The first new treatment for lupus in more than 50 years won the blessing of a federal regulatory panel today, providing good news for patients and the drug's developers.
The U.S. Food and Drug Administration panel voted that the drug, known as Benlysta, is safe and effective. Benlysta works well enough to outweigh risks of suicide, infection and cancer, and should be approved, the panel recommended.
The full FDA is scheduled to decide on the drug next month, and usually follows the recommendation of its advisory panels.
Analysts say the drug is likely to be approved because it addresses an unmet medical need, and some expect annual sales to exceed $2 billion eventually.
“The efficacy is mild, but there is a need for a drug even with mild efficacy, given the current state of therapies,” Lenore Buckley, a professor of internal medication and pediatrics at Virginia Commonwealth University in Richmond, told Bloomberg News before today's vote.
FDA's experts stressed that Benlysta will not work for all patients and that more effective therapies are still needed. The panel was worried that the drug didn't appear to work very well in African-Americans.
“I think it's very exciting that this is the first new drug in five decades, but it's not magic bullet,” Dr. Maria Suarez-Almazor of the MD Anderson Cancer Center in Houston, told the Associated Press.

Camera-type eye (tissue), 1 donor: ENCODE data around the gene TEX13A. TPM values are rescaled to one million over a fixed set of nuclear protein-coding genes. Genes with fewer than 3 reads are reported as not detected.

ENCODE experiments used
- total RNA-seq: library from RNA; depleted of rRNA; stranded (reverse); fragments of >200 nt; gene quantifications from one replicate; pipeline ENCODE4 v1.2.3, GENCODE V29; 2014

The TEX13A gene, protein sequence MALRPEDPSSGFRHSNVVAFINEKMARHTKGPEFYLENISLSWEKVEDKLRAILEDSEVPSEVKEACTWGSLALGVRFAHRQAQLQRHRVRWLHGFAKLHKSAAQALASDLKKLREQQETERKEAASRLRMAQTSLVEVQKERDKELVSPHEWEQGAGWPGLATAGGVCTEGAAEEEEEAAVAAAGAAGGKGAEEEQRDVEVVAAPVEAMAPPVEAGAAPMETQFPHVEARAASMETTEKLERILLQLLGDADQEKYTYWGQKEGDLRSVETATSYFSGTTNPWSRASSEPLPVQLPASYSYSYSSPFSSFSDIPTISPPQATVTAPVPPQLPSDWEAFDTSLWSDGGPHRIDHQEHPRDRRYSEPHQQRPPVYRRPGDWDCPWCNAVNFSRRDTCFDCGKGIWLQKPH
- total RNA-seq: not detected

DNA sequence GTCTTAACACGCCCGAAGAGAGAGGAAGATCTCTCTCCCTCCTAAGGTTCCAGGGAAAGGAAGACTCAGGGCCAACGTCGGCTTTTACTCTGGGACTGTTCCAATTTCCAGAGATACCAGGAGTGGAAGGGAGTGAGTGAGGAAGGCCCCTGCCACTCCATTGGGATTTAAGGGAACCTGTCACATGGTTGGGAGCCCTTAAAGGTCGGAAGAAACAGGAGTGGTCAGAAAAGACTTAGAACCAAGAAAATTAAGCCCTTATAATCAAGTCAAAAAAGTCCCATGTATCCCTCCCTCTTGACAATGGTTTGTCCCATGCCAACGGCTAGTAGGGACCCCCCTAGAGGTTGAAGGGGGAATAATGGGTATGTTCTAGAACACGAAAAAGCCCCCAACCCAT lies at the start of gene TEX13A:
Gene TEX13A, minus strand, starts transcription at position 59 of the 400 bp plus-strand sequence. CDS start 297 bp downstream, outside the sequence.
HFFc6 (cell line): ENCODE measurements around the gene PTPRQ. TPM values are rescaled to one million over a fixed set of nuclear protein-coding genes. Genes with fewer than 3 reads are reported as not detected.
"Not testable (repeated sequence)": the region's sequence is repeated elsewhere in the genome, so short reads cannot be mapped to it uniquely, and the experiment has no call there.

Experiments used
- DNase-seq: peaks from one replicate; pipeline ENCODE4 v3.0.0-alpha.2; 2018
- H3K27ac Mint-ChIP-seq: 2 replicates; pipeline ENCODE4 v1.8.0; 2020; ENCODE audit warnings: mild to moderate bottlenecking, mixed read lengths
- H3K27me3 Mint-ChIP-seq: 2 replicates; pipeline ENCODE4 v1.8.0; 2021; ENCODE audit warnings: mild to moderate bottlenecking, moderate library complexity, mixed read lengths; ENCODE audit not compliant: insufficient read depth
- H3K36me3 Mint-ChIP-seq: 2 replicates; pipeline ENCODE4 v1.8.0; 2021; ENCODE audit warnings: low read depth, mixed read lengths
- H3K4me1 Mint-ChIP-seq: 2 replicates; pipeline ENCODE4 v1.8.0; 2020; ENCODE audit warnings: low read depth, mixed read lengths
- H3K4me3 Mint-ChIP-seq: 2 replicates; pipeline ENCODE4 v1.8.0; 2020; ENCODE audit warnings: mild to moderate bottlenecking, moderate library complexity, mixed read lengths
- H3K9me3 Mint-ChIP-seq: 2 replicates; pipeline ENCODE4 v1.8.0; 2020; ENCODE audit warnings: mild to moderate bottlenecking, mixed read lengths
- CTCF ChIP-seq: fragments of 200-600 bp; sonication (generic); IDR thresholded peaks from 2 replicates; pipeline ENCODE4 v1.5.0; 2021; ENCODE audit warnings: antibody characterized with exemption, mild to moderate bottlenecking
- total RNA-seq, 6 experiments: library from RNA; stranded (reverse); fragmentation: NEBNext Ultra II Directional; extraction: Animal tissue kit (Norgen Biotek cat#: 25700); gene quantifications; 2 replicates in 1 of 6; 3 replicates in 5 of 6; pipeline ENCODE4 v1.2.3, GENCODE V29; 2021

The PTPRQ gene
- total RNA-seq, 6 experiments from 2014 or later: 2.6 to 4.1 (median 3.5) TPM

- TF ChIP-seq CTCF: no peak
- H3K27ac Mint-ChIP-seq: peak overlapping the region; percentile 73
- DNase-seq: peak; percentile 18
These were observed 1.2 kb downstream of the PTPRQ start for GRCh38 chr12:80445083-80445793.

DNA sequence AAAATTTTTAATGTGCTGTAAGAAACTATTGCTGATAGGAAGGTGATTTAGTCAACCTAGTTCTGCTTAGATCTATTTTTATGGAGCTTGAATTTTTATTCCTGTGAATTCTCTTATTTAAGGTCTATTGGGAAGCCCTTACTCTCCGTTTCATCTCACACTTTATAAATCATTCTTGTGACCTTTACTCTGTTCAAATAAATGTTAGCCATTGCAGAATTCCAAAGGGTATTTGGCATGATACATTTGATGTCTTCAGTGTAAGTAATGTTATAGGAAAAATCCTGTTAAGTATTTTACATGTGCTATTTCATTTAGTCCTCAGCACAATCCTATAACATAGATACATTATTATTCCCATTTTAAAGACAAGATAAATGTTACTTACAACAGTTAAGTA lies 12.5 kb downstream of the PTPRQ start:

The injectable drug to treat the incurable autoimmune disease would provide an important new revenue source for its developers, Human Genome Sciences and GlaxoSmithKline. Since 2006, the companies have been working together to test the drug, and will split future profits.
GSK officials would welcome positive news after a string of recent stumbles, including a $750 million settlement related to problems at a drug-manufacturing plant in Puerto Rico.
For Deirdre Connelly, the British company's top executive at its North American headquarters in Research Triangle Park, winning approval of the drug would be an important professional victory, but also a personal one. Her father suffered from lupus for 16 years and died from it in 1994.
GSK has been handling some legal, regulatory and other support work for Benlysta out of RTP, where it employs nearly 5,000 people. The clinical work has been handled in Pennsylvania.
Trading of Human Genome's shares was halted today while the FDA panel met. GSK's American depositary receipts fell 69 cents to close at $38.54 today, but rose in after-hours trading.
In August, the FDA granted the drug a prior review designation, a step the agency uses to accelerate its review of promising new treatments. The FDA is expected to issue its decision Dec. 9.
Company executives suggested the drug could be available in early 2011.